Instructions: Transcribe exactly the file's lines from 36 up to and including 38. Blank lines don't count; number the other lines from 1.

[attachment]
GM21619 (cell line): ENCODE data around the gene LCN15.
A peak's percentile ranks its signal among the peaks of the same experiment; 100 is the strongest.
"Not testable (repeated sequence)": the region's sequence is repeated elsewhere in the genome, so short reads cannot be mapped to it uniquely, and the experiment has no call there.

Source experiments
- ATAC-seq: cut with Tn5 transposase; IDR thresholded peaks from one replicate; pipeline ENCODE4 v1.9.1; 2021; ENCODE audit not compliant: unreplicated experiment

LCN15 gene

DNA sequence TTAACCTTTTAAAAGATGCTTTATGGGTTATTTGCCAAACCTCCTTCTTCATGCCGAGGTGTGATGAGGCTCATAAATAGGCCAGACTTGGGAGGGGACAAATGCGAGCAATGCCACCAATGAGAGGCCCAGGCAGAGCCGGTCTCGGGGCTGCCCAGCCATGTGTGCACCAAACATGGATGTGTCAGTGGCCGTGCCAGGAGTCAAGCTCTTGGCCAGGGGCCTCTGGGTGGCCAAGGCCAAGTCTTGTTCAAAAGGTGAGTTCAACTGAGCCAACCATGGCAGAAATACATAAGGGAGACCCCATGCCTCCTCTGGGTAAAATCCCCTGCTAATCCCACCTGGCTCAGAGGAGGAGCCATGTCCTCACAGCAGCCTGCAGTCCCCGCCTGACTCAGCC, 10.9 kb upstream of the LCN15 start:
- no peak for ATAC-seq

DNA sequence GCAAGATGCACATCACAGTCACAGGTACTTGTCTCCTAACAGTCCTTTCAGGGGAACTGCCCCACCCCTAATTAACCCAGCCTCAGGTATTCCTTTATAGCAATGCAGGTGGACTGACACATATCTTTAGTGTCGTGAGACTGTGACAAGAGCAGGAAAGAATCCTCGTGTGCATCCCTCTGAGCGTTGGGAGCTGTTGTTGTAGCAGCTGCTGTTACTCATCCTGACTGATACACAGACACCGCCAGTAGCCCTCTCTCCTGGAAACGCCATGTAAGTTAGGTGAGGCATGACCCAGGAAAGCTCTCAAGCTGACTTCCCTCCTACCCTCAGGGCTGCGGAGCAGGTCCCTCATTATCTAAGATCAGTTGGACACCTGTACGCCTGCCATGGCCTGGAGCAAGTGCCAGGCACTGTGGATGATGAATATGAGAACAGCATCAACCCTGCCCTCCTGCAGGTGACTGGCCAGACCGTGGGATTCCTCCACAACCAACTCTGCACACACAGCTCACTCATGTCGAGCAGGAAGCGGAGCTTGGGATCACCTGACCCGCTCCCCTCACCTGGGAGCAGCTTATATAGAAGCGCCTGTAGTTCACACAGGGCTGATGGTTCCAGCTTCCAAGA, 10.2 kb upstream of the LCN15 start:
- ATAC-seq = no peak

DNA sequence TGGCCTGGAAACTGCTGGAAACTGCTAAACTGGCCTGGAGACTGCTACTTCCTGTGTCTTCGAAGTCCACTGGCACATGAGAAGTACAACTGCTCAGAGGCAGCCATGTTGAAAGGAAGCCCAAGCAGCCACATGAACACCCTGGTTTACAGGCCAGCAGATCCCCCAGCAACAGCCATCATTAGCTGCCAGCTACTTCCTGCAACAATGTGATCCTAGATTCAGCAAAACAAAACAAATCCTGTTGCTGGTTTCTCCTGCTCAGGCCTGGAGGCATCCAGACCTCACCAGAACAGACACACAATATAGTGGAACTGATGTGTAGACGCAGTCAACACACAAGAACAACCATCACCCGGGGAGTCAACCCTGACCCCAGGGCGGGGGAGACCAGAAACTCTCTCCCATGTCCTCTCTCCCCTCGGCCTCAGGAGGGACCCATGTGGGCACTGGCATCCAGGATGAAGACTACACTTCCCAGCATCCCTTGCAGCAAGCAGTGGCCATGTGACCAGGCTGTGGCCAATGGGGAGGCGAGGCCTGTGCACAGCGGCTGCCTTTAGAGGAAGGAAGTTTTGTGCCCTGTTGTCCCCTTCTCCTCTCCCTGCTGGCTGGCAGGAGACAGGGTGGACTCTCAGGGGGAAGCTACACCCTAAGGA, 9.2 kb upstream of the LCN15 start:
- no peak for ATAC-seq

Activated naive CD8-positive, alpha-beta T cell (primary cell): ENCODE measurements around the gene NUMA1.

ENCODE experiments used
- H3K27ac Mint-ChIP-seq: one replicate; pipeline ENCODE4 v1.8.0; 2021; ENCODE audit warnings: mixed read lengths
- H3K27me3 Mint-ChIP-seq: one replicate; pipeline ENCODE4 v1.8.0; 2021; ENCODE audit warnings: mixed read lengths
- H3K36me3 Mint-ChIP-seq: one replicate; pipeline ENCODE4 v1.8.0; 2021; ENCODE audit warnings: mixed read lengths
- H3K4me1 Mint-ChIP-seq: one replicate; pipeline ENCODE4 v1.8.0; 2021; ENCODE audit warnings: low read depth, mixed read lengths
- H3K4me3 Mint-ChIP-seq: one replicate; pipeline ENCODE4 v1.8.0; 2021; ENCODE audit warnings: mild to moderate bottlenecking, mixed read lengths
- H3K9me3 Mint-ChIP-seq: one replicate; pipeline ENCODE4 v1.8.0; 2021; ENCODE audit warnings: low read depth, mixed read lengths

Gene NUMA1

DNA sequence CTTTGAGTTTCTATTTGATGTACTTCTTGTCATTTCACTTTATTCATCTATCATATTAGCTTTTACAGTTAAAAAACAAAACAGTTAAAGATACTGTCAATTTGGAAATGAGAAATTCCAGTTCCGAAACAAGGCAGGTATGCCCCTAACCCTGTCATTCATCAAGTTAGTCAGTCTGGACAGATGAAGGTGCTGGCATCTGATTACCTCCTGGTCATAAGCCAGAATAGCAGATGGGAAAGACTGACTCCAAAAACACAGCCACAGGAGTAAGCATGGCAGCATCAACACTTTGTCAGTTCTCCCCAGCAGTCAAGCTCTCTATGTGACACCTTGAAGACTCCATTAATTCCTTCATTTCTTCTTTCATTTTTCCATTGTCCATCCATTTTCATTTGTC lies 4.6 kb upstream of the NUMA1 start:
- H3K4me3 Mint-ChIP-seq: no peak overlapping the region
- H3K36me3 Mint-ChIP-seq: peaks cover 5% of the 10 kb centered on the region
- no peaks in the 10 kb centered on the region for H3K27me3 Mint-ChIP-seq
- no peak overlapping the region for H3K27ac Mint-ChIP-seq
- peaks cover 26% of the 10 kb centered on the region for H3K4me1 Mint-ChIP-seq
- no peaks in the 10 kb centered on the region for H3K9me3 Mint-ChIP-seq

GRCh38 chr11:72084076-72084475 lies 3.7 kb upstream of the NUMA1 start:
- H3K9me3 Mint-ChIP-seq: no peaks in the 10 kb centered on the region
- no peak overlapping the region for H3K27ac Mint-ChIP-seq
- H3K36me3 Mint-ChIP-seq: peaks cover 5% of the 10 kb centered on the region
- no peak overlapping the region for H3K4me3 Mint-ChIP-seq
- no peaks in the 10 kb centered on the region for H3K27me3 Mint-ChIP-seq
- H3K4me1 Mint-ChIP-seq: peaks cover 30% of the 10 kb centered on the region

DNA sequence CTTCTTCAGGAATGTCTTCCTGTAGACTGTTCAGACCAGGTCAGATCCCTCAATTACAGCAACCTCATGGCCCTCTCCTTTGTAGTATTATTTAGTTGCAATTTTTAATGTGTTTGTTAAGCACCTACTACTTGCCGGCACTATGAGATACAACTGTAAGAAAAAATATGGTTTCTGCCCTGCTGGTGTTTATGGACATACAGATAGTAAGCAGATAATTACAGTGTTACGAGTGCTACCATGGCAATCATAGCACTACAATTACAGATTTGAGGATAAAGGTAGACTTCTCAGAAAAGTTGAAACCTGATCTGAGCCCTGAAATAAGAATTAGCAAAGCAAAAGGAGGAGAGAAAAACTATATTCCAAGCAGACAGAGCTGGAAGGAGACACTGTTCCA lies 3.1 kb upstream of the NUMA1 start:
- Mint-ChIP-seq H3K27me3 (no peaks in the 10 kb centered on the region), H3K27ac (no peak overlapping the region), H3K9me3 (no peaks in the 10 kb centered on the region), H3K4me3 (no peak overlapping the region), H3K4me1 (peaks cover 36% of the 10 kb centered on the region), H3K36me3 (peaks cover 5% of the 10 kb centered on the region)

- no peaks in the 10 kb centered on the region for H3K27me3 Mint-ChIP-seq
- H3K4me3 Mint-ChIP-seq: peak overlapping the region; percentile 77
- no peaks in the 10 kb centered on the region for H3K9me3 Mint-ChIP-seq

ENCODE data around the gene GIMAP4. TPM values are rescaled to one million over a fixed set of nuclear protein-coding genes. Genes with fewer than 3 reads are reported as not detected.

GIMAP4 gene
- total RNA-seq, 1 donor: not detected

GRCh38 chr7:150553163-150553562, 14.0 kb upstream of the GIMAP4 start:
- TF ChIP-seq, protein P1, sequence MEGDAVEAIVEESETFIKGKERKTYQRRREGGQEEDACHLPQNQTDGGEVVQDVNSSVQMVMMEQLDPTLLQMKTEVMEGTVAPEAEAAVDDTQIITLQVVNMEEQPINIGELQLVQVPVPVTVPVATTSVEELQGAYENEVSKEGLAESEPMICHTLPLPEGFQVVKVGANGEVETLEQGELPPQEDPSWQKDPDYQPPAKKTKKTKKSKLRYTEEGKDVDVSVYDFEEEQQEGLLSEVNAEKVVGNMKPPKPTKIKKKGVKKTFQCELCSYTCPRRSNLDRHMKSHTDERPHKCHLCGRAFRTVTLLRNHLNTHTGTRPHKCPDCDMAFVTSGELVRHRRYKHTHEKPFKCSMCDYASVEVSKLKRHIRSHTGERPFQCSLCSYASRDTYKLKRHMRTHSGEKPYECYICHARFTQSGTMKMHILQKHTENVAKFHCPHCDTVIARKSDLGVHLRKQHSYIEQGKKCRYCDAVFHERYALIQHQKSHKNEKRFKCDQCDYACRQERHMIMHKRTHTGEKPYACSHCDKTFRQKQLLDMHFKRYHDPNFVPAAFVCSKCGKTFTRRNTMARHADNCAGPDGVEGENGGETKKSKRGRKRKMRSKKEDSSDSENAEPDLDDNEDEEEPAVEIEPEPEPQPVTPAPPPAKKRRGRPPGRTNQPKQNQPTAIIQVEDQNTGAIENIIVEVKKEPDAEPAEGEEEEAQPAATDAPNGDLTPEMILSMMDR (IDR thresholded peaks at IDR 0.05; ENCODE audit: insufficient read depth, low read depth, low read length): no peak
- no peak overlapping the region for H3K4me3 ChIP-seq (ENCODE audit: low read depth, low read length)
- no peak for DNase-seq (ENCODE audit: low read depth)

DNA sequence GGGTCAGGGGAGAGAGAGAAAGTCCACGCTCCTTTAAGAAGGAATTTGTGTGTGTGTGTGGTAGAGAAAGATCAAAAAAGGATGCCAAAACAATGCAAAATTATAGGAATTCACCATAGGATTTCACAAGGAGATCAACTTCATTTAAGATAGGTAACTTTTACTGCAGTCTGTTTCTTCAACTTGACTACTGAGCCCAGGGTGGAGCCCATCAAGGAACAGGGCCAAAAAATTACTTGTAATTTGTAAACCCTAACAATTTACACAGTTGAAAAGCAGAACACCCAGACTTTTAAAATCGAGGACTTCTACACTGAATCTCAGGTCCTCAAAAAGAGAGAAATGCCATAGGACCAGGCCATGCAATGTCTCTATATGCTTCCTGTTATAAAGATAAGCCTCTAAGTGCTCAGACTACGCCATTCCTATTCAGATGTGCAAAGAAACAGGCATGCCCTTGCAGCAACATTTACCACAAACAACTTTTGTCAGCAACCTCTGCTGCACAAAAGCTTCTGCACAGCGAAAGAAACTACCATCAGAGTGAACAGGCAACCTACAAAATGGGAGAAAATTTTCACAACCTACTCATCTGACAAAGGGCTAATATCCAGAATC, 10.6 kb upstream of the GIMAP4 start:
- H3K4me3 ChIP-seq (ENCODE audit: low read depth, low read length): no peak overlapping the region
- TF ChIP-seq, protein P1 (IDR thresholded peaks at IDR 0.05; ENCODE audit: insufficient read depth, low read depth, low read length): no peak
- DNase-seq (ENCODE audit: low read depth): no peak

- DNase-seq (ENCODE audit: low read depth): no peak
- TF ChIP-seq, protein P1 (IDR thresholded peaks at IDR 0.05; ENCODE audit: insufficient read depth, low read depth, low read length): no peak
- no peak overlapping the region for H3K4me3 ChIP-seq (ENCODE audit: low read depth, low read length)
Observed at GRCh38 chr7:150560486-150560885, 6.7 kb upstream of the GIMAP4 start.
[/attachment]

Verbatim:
DNA sequence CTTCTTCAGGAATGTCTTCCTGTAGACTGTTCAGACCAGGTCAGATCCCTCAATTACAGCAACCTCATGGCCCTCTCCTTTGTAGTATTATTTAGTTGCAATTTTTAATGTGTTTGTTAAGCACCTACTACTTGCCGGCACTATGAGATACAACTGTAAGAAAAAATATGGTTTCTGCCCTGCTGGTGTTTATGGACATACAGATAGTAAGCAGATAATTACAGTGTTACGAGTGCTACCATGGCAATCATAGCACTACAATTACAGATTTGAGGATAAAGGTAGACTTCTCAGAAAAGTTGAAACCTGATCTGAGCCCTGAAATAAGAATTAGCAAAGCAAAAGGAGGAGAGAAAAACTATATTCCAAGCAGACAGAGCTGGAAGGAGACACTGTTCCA lies 3.1 kb upstream of the NUMA1 start:
- Mint-ChIP-seq H3K27me3 (no peaks in the 10 kb centered on the region), H3K27ac (no peak overlapping the region), H3K9me3 (no peaks in the 10 kb centered on the region), H3K4me3 (no peak overlapping the region), H3K4me1 (peaks cover 36% of the 10 kb centered on the region), H3K36me3 (peaks cover 5% of the 10 kb centered on the region)

- no peaks in the 10 kb centered on the region for H3K27me3 Mint-ChIP-seq